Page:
A couple of years ago, when VW last hit the news for doing stupid stuff I wrote the following piece about their inaction and lack of willingness to accept responsibility until forced to by regulators.
Clearly time has passed but not much changed. There are however (more than) a couple of differences between this recent transgression and their last dance with controversy. You can read in depth about the latest scandal here.
This time the issue is not directly related to the core promise of the organisation. Sure diddling emissions smells bad. But when you are synonymous with safety and it’s the reason people buy your cars, leaving your customers fearful that their cars might spontaneously brake, potentially hit much closer to home.
However secondly, while recalls are an expensive exercise, this time VW has attracted the attention of government and regulators and the ire of the stock market. All of whom can and have exacted swift and expensive retribution. VW has set aside $US 7.6 billion for fines as a start, but that figure is likely to rise. Their share price has plummeted by a third. And let’s not forget likely criminal investigations sure to follow. Quite the tally for a few lines of code.
But while the ins and outs of this story are fascinating, I’m more interested in what others can learn from the mess. So here are three lessons for SMEs courtesy of VW and their now unemployed (and perhaps unemployable) executives.
1. Whether you’re looking at relationships, transactions, cars, widgets or services, without trust it’s virtually impossible to trade. So treat it like gold. And once you’re in a deficit situation it takes time and a lot of work to get out of the red and back in the black – if you ever can.Just two years on from the last major trust withdrawal it’s a definite question as to whether VW has enough reserves to survive.
2. How you do things must be guided by your values or they are nothing more than words on a page. Honour them. Always. VW say that their values are responsibility and sustainability. Call me picky, but when a company says it holds sustainability including “environmental protection” as a value. And then gets caught defrauding their stakeholders by cheating on emissions that directly impact the environment, the values aren’t just words on a page. The page belongs in the recycle bin!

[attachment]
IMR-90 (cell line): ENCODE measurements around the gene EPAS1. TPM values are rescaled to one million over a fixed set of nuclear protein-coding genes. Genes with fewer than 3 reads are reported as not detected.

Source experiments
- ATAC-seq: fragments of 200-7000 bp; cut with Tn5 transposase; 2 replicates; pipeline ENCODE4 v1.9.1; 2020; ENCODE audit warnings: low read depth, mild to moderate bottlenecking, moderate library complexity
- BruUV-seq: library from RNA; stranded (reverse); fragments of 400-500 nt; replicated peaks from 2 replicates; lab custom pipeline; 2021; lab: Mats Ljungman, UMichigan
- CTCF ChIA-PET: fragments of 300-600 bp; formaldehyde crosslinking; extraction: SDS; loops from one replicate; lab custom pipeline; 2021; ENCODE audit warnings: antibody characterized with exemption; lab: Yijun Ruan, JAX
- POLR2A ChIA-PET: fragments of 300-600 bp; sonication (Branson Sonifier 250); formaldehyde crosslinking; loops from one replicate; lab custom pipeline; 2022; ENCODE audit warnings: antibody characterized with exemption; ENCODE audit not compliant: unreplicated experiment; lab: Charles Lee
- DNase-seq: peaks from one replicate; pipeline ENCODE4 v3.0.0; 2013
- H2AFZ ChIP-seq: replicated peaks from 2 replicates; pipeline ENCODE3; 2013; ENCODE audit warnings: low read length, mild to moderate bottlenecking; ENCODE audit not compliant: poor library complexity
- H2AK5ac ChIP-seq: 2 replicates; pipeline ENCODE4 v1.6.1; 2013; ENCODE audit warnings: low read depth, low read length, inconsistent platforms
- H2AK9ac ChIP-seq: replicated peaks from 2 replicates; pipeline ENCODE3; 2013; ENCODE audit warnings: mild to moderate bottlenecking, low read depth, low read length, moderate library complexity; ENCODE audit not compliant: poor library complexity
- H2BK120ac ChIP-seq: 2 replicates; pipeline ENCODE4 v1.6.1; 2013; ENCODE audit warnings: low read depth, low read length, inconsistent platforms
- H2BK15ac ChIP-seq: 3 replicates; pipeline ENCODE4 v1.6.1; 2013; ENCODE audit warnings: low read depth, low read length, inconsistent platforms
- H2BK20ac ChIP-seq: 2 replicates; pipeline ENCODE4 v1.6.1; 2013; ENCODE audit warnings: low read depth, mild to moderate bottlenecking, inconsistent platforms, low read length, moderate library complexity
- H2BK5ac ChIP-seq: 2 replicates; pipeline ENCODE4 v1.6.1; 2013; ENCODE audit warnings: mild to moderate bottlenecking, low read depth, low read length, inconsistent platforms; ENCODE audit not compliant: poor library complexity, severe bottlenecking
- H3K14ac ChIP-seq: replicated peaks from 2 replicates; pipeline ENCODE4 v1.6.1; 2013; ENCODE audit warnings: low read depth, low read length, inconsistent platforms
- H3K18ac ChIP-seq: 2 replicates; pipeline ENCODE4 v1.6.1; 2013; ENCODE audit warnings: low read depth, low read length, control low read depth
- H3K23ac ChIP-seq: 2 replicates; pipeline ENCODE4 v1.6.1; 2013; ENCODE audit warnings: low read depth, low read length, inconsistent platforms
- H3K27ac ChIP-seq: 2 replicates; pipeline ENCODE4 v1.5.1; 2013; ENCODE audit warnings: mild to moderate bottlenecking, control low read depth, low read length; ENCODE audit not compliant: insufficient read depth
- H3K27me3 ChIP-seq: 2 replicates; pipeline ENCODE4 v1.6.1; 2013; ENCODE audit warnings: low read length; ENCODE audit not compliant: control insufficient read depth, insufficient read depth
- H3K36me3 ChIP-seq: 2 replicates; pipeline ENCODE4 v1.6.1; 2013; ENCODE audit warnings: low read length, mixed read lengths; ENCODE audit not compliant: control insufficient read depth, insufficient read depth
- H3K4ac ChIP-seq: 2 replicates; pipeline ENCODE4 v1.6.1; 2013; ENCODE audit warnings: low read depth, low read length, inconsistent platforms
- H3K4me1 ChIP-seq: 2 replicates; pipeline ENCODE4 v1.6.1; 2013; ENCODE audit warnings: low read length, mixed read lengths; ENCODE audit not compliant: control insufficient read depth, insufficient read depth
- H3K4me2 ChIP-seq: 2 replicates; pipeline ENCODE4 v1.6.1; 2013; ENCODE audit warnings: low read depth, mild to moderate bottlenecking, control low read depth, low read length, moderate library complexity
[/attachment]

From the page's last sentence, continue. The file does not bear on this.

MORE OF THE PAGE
3. Growth at any cost is not worth the risk. While every organisation needs to maintain some level of growth to survive, looking for that growth in all the wrong places – that is ignoring your values and purpose and breaking laws in the process, will likely lead to heartache and ruin.
One of the big drivers of VW taking their huge risk appears to be an insatiable desire to be the biggest carmaker in the world. But to grow you need the kind of car that the big market (US) you’re going after wants to buy. No matter that the car isn’t quite up to their environmental standards. There’s a software workaround for that. And the likelihood your machinations to fudge the system will be noticed are pretty small. Until they are.
Of course, the Volkswagen Group own far more than the VW. Porche, Audi, Ducati and just a few of the storied brands that share the stable. So the ripple effects might well yet extend well beyond VW.
Only time will tell if VW can survive. I hope so. It would be a shame to see the actions of a few people lead to the demise of an organization and brand beloved by millions.
See you next week.
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Michel is an Independent Brand Analyst dedicated to helping organisations make promises they can keep and keep the promises they make. She also publishes a blog at michelhogan.com. You can follow Michel on Twitter @michelhogan.